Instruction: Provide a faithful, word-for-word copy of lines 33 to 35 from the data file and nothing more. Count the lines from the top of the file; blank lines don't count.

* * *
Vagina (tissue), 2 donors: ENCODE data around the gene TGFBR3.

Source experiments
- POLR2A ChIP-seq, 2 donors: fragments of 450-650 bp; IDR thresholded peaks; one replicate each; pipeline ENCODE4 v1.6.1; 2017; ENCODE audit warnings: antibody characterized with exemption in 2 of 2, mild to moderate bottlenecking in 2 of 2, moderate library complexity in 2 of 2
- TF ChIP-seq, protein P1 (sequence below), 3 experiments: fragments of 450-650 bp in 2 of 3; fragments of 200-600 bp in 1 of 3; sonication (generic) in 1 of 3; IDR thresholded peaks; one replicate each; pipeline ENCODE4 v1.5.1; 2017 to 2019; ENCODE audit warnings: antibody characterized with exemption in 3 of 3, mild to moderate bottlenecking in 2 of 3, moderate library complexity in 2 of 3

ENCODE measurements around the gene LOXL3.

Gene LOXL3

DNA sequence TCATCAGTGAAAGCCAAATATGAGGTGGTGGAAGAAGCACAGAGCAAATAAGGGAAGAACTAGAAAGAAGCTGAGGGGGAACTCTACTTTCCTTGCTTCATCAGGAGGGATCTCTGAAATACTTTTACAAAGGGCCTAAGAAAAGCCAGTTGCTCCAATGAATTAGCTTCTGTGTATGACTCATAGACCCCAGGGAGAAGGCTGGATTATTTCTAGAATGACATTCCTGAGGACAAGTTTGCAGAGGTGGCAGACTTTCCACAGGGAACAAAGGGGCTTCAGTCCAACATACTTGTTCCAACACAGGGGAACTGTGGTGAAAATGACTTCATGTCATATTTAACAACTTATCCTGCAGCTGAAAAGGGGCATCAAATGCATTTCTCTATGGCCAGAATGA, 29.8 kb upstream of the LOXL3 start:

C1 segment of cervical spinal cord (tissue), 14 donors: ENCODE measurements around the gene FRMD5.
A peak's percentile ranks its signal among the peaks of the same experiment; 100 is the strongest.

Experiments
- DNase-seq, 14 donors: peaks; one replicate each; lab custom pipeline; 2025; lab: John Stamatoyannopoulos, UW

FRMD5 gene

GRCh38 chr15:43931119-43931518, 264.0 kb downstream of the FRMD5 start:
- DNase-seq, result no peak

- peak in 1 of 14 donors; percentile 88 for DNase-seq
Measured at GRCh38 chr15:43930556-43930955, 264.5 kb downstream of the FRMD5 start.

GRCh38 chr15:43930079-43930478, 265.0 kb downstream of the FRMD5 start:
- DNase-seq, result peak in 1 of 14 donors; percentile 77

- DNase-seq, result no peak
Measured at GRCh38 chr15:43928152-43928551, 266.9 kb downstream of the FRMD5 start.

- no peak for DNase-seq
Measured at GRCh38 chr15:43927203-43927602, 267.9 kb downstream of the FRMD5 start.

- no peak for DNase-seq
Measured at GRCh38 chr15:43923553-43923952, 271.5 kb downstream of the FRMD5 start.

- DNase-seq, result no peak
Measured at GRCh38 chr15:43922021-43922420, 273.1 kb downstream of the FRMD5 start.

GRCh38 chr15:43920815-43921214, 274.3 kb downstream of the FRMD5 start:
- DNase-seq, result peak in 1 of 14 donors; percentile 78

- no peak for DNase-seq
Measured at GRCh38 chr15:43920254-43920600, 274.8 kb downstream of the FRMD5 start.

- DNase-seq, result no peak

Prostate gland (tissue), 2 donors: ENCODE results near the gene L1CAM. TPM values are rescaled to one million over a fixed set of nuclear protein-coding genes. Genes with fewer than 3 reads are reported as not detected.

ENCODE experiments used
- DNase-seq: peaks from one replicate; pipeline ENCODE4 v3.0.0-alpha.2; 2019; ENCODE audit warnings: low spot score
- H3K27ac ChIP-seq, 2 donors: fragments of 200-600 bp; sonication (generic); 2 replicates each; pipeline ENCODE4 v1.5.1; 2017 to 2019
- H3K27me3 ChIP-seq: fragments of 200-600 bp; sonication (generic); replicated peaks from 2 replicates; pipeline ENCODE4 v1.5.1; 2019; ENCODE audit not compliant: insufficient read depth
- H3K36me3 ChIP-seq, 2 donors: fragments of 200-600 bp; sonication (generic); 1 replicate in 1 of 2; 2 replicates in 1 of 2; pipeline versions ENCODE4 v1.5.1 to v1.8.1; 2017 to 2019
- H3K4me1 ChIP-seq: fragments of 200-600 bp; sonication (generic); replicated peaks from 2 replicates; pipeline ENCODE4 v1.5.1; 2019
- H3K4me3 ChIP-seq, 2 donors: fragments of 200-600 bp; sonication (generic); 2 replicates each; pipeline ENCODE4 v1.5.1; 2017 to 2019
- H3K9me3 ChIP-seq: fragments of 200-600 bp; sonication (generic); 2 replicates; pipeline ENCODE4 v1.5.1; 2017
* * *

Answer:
ENCODE experiments used
- DNase-seq: peaks from one replicate; pipeline ENCODE4 v3.0.0-alpha.2; 2019; ENCODE audit warnings: low spot score
- H3K27ac ChIP-seq, 2 donors: fragments of 200-600 bp; sonication (generic); 2 replicates each; pipeline ENCODE4 v1.5.1; 2017 to 2019